We don't speak Bahasa, they don't speak English, but we can all learn handgames. handgames.

We don’t speak Bahasa, you don’t speak English, but we can all learn handgames.

Not many people visit Pulau Jaga, Indonesia. It isn’t easy to find. Google Maps doesn’t even name it. ‘Did you mean “Java, Indonesia”?’ says the Google search engine, trying as ever to be helpful.

No, I did mean Jaga, an island in the Riau Archipelago, two and a half hours by boat south of Singapore. Jaga is some 2.5km long and 500m across, home to perhaps 90 families, most of them supported by fishing. There are no hotels, no restaurants, no roads and no cars. There is a school, however, and we were invited to visit it. It was a privilege and a pleasure.

Our trip to Jaga was arranged as part of the writers’ camp I’ve been running for international school students from Singapore at Telunas Beach, on Sugi Island. (No internet, you see – that’s where I’ve been for a while.)

The Telunas people had been to Jaga several times before, working on community development projects. They’d helped the school to convert a classroom into a small library, stocked with Indonesian and English books, and to build a small brick wall around the school – it has no function, they told us, but it’s prestigious for a school to have a wall.

The Jaga village consists of a cluster of wooden huts, like most in this area, built on stilts over the water, with more substantial brick buildings lining the shore. Behind them, chickens and cats forage through gardens and garbage under the coconut palms and banana trees.

Pancung boats at Jaga Island village.

Fishing boats and stilt houses at Jaga village.

Not much traffic on  Jaga Main Street.

Not much traffic on Jaga Main Street.

Compared to the obsessive neatness and lush grass of Singapore, Jaga’s dusty football ground was an eye-opener to our students. But we were expected and the welcome was warm.

Jaga School - no, Toto, we're not in Singapore any more.

Jaga School – no, Toto, we’re not in Singapore any more.

The guard of honour at Jaga School.

The guard of honour at Jaga School.

The morning began with drumming and dance.

They welcomed us with drumming and dance.

The school had suspended lessons for the morning so that their students could share with their visitors some of the local skills in handcrafts, drumming and making snacks of krupuk. They taught us a few lessons on the volleyball court too.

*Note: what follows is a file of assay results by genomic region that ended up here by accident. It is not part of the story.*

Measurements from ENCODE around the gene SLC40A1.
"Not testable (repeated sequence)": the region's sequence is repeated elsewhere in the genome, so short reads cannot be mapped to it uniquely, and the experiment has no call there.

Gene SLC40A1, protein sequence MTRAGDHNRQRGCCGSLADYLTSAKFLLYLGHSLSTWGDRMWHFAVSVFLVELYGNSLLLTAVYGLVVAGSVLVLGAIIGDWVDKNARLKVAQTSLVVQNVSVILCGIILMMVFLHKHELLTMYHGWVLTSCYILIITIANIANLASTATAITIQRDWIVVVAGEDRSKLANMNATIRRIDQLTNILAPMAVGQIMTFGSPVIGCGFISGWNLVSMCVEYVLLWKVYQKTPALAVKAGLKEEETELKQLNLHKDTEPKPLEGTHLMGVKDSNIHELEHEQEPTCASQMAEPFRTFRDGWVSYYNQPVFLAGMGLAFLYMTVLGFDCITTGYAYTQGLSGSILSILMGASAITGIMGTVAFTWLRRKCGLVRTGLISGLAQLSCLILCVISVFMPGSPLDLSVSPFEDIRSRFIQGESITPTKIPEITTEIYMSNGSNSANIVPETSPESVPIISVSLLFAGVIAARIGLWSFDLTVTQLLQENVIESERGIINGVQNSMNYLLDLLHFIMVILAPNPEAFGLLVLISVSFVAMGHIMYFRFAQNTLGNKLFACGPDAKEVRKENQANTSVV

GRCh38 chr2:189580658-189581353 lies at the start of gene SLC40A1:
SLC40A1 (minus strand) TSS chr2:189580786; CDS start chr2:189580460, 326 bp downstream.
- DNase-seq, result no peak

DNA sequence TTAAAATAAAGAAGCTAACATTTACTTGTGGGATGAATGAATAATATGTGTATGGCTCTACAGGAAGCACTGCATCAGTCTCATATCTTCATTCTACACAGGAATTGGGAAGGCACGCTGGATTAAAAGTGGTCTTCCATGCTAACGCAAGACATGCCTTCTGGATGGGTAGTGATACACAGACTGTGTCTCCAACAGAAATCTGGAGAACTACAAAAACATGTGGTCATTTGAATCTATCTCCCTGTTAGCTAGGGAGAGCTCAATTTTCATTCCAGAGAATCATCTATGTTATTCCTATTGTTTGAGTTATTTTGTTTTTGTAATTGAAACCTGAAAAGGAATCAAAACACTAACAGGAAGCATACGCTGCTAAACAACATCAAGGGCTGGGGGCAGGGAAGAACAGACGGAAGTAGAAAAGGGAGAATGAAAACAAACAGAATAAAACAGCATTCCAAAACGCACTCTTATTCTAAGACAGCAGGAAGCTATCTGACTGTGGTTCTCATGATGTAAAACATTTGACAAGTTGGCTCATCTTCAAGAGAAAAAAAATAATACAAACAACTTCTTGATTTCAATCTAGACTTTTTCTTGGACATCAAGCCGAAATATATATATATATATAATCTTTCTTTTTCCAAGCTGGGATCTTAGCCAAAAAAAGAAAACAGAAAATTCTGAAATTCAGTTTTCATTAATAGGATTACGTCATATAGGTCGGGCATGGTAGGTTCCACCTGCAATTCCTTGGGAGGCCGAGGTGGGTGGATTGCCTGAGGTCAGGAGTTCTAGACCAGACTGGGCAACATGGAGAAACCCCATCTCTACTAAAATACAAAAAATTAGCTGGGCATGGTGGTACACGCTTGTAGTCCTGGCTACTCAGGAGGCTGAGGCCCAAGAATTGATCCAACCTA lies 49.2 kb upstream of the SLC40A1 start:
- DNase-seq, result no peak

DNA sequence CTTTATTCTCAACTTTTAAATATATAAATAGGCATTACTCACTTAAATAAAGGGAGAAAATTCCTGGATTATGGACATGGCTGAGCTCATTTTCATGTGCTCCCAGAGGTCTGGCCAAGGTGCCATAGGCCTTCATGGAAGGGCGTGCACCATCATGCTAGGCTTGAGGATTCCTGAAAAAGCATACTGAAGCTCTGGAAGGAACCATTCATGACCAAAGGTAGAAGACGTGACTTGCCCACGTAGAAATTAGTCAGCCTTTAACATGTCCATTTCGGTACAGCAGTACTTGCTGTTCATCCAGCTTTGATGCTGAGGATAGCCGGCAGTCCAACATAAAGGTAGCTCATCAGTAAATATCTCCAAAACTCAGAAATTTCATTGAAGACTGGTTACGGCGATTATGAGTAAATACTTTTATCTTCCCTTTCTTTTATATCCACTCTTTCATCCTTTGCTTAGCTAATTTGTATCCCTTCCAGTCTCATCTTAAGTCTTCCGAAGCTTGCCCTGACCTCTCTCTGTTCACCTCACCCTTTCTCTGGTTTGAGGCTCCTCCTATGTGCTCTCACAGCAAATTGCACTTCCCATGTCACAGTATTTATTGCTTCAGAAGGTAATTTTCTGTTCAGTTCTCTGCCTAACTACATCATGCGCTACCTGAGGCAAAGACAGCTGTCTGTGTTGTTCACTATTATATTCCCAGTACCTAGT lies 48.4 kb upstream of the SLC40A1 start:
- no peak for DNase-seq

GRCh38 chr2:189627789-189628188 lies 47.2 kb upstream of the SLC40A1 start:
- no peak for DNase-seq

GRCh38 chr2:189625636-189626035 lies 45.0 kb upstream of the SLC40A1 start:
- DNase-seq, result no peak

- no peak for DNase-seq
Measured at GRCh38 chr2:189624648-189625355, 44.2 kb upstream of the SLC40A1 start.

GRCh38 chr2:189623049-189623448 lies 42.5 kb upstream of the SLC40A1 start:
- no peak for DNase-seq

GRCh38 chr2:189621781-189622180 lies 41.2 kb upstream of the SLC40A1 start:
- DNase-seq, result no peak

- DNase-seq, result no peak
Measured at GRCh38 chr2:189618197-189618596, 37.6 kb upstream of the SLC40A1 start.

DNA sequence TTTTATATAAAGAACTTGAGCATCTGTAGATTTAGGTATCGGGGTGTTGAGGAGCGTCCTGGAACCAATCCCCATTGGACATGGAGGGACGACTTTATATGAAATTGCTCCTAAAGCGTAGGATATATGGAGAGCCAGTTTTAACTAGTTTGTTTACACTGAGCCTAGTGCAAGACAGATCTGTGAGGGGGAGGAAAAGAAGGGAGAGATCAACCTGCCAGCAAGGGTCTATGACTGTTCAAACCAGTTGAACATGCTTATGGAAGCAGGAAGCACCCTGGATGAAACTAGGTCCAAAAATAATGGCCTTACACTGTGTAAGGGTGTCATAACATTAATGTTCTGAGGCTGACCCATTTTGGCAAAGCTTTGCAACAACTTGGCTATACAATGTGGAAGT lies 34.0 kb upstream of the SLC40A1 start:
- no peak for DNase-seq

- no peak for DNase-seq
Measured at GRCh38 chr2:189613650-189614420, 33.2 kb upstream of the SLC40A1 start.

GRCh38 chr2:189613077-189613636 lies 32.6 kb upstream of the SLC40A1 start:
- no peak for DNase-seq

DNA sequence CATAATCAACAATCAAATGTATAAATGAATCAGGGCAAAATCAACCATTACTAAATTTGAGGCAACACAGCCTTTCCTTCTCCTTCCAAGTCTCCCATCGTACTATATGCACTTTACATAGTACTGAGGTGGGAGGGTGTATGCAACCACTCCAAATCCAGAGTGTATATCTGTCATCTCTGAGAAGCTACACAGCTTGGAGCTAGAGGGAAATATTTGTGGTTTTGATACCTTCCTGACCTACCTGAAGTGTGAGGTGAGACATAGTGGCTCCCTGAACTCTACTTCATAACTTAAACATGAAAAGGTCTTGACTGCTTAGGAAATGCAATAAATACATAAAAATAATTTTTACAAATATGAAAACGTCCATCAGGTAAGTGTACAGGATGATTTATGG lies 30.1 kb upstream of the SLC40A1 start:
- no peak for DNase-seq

A classy game of mixed volleyball...

A classy game of mixed volleyball…

...delighted the crowd.

…delighted the crowd.

Learning the art of  basket weaving.

Learning the art of basket weaving.

Making krupuk (prawn crackers).

Making krupuk (prawn crackers).

The expert drummer shows how it's done.

The expert drummer shows how it’s done.

Is this a hat we're making?

Is this a hat we’re making?

We've soon made some new friends.

We’ve soon made some new friends.

As our time in the village ended, names, handshakes and presents were exchanged. Our students had brought some volleyballs from Singapore. In return they gave us some of the basketwork food covers we’d helped to make. They’re important items in a place with no refrigeration.

At the debriefing back at Telunas Beach, students discussed what they had discovered in the village. ‘I see how much stuff we have compared to other people.’ ‘They seem to be very happy people.’

And there are serious questions too: ‘What happens when they go to high school?’ (Many children don’t go past elementary school. Boys in particular sometimes just go fishing with their fathers. The nearest high school is in Moro, which requires most students to leave Jaga and live on Moro with extended family members or even independently.) ‘Why is there litter everywhere?’ (Because there’s nowhere else for it to go. That was fine when litter was made of coconut shells, but since the introduction of plastic…) Where is the nearest hospital? (Moro has the nearest health care too – it’s a basic clinic, a short boat ride away.)

All in all, it was a great learning experience for us all. Needless to say, we have plenty of inspiration for our next writing projects.

"Dear diary..."

“Dear diary…”

Telunas Beach regularly runs camps for school groups, specialising in adventure activities, team building and cultural exchanges. They also welcome family groups and individual travellers and can organise village visits for them too. Mevrouw T and I have been fortunate to be their guests a number of times.

For more information, see www.telunasbeach.com


Filed under Indonesia

3 responses to “TERIMA KASIH (Thanks!) JAGA ISLAND!

  1. What an eye opening experience for the students. Always a good way to grow as a person.

  2. Nice post and really happy to see that you guys had a great time there 🙂

Leave a Reply

Fill in your details below or click an icon to log in:

WordPress.com Logo

You are commenting using your WordPress.com account. Log Out /  Change )

Twitter picture

You are commenting using your Twitter account. Log Out /  Change )

Facebook photo

You are commenting using your Facebook account. Log Out /  Change )

Connecting to %s